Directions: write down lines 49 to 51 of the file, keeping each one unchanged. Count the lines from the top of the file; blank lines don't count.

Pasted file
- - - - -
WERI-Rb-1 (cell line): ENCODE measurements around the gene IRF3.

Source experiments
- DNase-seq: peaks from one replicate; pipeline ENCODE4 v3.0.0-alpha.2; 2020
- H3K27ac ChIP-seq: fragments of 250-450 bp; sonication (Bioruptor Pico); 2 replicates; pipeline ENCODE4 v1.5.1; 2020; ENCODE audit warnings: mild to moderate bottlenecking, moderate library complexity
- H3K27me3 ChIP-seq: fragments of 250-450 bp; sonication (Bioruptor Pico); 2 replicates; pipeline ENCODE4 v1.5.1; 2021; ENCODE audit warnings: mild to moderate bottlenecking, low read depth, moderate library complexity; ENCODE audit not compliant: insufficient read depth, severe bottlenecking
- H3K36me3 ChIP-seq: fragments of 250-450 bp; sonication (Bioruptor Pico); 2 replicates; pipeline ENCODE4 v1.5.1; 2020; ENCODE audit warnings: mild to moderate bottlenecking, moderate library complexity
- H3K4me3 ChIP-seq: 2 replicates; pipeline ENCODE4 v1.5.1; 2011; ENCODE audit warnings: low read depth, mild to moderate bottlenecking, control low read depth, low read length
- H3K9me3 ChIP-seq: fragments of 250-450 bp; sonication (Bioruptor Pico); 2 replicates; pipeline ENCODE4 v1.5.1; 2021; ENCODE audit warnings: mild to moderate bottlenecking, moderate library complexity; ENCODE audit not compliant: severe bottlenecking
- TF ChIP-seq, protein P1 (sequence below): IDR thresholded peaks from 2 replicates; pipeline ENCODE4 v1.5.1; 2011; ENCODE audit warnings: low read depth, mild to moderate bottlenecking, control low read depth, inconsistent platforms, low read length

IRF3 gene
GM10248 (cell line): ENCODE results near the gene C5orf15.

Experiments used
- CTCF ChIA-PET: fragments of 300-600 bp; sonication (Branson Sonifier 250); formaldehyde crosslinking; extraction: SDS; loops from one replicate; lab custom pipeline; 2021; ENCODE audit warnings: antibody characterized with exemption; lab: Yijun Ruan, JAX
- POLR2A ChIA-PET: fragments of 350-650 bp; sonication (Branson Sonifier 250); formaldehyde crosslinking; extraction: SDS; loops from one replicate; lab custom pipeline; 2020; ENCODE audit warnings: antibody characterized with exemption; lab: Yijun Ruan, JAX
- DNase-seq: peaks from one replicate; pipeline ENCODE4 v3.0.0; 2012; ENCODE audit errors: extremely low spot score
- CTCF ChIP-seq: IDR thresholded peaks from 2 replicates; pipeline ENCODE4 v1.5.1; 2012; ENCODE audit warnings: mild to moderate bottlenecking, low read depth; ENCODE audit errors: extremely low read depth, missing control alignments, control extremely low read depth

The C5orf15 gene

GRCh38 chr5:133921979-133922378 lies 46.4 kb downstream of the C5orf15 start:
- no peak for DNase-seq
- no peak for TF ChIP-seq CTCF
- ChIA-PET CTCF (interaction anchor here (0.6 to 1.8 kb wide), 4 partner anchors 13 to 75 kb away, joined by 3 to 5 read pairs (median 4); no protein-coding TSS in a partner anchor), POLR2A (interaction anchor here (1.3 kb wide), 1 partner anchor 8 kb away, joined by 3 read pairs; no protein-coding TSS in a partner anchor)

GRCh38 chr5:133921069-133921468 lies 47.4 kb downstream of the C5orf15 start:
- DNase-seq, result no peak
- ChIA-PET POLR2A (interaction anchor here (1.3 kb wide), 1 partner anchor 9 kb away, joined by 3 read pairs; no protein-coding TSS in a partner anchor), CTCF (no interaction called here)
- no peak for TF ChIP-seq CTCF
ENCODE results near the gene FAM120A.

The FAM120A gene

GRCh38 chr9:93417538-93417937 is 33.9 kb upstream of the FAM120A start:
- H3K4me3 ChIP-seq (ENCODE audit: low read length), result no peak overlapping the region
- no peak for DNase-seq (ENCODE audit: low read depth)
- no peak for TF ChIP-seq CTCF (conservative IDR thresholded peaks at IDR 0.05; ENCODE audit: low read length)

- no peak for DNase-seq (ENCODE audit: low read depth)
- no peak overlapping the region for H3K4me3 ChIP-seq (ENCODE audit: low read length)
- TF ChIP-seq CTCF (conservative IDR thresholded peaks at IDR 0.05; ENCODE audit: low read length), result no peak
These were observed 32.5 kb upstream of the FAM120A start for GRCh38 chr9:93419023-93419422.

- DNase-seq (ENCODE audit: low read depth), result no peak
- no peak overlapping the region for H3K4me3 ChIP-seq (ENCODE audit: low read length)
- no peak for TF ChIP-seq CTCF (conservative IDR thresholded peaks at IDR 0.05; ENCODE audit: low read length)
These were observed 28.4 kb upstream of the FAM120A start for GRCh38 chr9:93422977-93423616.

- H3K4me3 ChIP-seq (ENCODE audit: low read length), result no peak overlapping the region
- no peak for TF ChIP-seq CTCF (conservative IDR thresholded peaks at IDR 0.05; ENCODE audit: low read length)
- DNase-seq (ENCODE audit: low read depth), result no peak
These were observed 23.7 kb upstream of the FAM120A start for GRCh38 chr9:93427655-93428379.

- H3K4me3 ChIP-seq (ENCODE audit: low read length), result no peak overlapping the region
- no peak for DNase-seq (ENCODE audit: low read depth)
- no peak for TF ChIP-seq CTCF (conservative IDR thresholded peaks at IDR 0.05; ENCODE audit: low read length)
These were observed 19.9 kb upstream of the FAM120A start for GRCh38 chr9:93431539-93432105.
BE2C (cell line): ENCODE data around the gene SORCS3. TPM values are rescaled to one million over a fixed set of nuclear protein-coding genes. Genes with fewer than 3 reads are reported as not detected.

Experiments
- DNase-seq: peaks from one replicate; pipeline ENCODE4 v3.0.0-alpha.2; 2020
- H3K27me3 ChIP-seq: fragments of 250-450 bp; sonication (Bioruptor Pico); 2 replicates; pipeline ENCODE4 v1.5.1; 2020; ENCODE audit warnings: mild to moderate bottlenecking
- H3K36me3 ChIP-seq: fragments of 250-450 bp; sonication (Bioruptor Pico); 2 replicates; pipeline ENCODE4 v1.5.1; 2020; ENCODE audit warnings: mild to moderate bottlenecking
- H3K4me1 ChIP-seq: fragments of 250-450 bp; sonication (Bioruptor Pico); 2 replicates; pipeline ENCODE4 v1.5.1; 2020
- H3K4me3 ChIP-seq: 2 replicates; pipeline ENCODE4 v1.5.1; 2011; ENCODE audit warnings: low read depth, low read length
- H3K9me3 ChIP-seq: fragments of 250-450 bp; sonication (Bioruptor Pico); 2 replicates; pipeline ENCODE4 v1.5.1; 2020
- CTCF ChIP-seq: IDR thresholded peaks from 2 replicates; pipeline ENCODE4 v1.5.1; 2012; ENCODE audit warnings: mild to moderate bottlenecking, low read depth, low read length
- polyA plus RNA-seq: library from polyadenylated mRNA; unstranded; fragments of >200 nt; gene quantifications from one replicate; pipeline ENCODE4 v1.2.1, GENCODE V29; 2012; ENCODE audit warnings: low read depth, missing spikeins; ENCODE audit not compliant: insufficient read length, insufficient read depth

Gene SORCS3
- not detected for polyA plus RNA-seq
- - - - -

Experiments
- DNase-seq: peaks from one replicate; pipeline ENCODE4 v3.0.0-alpha.2; 2020
- H3K27me3 ChIP-seq: fragments of 250-450 bp; sonication (Bioruptor Pico); 2 replicates; pipeline ENCODE4 v1.5.1; 2020; ENCODE audit warnings: mild to moderate bottlenecking